Similar to the others, John William Waterhouse employs aestheticism to add a mythical component to his work. Waterhouses’s subjects stem from the past, rather than mirroring those in the modern world. Furthermore, he forwent painting landscapes and modern portraits in favor of incorporating Greek mythology, often incorporating human-like creatures into his work, such as mermaids, sirens, and nymphs (Silver 265). Furthermore, Waterhouse took inspiration from mythical literature such as that of Alfred Lord Tennyson, which provided the inspiration behind pieces such as “The Lady of Shallot” and “The Palace of Art,” (Silver 265).Due to the mythological nature of his work, religious symbols were rarely used, with the exception of his pieces St. Eulalia, St. Cecilia, and Mirarmne (Silver 265).


 Additionally, Waterhouse’s work focused on the depiction of women as romantics and femme fatales. He portrayed this by highlighting female sensuality in his work. Many of his paintings depicted young, slender girls with pale skin and dark hair. Waterhouse created an erotic nature in his pieces by painting his figures in translucent fabric with one breast revealed (Silver 266). Outside of sensuality, Waterhouse also created works that represented women in non-sexual contexts as well. When focusing on medieval, Renaissance, and later non-narrative works, he drew attention away from their sexuality by fully clothing them in order to place a greater emphasis on their complexity (Silver 266).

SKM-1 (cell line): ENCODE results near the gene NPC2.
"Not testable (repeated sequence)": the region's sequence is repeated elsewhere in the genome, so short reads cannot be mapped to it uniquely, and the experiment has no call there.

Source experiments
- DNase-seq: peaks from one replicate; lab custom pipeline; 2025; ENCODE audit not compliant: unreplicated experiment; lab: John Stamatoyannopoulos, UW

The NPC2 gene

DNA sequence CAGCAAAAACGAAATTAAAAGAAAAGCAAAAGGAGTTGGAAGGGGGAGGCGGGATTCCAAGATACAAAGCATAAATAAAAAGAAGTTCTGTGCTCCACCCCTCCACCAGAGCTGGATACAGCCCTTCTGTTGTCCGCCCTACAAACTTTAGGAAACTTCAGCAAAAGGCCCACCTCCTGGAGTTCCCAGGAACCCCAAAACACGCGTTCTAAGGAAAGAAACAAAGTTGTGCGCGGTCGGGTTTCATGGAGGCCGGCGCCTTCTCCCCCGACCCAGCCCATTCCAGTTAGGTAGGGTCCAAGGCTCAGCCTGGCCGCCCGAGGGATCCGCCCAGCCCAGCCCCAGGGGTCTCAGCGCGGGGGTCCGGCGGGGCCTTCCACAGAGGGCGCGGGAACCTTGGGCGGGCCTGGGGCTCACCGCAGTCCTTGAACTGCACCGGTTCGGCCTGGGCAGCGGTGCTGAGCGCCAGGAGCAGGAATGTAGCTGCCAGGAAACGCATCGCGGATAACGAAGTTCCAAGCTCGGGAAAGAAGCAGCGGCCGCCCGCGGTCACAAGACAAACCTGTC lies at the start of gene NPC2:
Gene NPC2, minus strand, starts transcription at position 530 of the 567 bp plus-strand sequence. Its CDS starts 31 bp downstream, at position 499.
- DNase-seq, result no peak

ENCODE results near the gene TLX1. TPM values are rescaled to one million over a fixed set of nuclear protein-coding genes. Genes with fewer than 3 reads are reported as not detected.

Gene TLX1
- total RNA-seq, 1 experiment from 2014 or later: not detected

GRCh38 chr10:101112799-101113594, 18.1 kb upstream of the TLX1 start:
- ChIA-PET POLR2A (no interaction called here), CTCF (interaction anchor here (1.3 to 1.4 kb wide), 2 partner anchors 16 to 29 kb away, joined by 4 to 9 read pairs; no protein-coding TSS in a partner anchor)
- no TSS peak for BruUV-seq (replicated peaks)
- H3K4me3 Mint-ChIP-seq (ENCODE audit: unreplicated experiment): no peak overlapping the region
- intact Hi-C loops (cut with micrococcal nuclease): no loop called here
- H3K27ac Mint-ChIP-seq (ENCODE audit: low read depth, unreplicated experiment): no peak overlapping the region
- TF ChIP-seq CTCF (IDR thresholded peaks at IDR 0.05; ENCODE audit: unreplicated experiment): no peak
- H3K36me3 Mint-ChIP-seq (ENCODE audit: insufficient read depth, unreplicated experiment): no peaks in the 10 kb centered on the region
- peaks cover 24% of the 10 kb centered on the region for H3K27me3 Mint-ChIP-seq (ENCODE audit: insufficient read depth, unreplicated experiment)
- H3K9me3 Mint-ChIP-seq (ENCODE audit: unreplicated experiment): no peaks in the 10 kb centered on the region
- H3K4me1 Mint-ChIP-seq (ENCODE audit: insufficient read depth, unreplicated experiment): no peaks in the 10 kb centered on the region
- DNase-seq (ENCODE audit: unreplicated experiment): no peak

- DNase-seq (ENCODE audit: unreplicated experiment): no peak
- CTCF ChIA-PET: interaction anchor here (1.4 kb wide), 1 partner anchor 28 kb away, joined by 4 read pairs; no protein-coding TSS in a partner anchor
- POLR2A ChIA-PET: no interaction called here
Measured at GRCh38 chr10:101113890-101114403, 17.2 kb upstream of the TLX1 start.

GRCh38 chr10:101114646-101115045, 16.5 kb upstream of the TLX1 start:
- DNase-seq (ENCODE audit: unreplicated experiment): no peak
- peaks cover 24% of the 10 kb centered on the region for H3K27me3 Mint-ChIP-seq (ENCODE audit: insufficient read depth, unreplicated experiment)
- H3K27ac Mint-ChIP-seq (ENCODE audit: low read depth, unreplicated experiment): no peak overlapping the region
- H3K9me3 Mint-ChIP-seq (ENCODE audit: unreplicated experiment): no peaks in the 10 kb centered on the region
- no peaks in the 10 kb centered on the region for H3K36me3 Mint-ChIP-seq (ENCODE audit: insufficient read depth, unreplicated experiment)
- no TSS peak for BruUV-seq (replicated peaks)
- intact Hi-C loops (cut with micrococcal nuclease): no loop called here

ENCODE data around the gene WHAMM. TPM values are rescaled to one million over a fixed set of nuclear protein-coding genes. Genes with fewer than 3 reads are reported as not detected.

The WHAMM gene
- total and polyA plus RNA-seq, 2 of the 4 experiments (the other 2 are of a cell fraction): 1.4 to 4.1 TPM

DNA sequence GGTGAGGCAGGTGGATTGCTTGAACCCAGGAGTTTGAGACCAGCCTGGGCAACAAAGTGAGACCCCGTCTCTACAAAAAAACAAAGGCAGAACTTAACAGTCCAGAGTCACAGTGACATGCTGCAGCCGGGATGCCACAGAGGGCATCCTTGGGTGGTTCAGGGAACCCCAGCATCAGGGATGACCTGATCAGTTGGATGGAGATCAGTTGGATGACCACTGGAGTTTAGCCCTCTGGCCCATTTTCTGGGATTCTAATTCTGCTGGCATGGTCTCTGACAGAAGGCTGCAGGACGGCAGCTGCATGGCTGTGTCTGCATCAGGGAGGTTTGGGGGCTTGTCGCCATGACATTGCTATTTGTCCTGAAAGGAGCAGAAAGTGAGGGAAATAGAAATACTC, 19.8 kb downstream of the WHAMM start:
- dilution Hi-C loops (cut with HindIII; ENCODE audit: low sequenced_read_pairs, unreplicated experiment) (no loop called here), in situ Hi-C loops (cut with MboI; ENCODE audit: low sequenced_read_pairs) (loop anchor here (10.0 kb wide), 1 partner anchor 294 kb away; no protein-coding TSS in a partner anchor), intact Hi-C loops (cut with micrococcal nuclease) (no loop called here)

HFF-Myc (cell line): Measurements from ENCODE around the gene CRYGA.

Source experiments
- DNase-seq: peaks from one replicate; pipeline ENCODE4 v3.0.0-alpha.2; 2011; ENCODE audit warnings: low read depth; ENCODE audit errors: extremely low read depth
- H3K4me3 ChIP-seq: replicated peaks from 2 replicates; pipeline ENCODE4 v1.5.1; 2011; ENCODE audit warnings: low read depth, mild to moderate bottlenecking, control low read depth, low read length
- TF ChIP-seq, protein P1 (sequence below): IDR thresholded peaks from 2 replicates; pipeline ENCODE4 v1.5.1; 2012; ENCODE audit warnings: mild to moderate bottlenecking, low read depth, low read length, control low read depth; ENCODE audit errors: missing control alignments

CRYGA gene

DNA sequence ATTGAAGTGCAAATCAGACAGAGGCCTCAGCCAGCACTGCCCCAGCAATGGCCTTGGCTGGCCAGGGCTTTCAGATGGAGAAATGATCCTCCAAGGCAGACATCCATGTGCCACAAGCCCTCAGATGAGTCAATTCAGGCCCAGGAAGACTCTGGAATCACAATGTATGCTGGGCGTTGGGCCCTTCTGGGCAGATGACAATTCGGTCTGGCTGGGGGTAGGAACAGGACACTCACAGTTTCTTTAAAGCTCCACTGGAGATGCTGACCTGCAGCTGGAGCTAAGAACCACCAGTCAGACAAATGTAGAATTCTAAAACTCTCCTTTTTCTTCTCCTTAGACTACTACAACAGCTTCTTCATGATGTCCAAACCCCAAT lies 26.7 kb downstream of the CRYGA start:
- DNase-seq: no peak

Dante Gabriel Rossetti, Edward Burne-Jones, and John William Waterhouse contributed to the definition of Pre-Raphaelite aestheticism through their incorporation of fantasy and symbolism into their work. While each artist had his own focus, their creations all challenged the cultural norms of the time period.


Cheney, Lina. Edward Burne-Jones’ Mythical Paintings. New York, Peter Lang, 2014.

Denisoff, Dennis. Decadence and aestheticism. Cambridge, Cambridge University Press, 2007.

Lane, Allen. The Pre-Raphaelites. London, Pearson, 1984.

Prettejohn, Elizabeth. The Painting of Dante Gabriel Rossetti. Cambridge, Cambridge University Press, 2012.

Silver, Carole. “Waterhouse Revisited.” Victorian Literature and Culture. 39, 1, 2011, 263-269.

West, Shearer. The visual arts. Cambridge, Cambridge University Press, 2007.


 Burne-Jones, Edward. “Phyllis.” 1870. Gouache on Paper. Useum. Accessed 23 Oct 2020

Rossetti, Dante. “The Blue Bower.” 1865. Oil on Canvas.Wikipedia. Accessed 23 Oct 2020 

Waterhouse, John. “Circe Offering the Cup to Ulysses.” 1891. Oil on Canvas. JWWaterhouse. Accessed 23 Oct 2020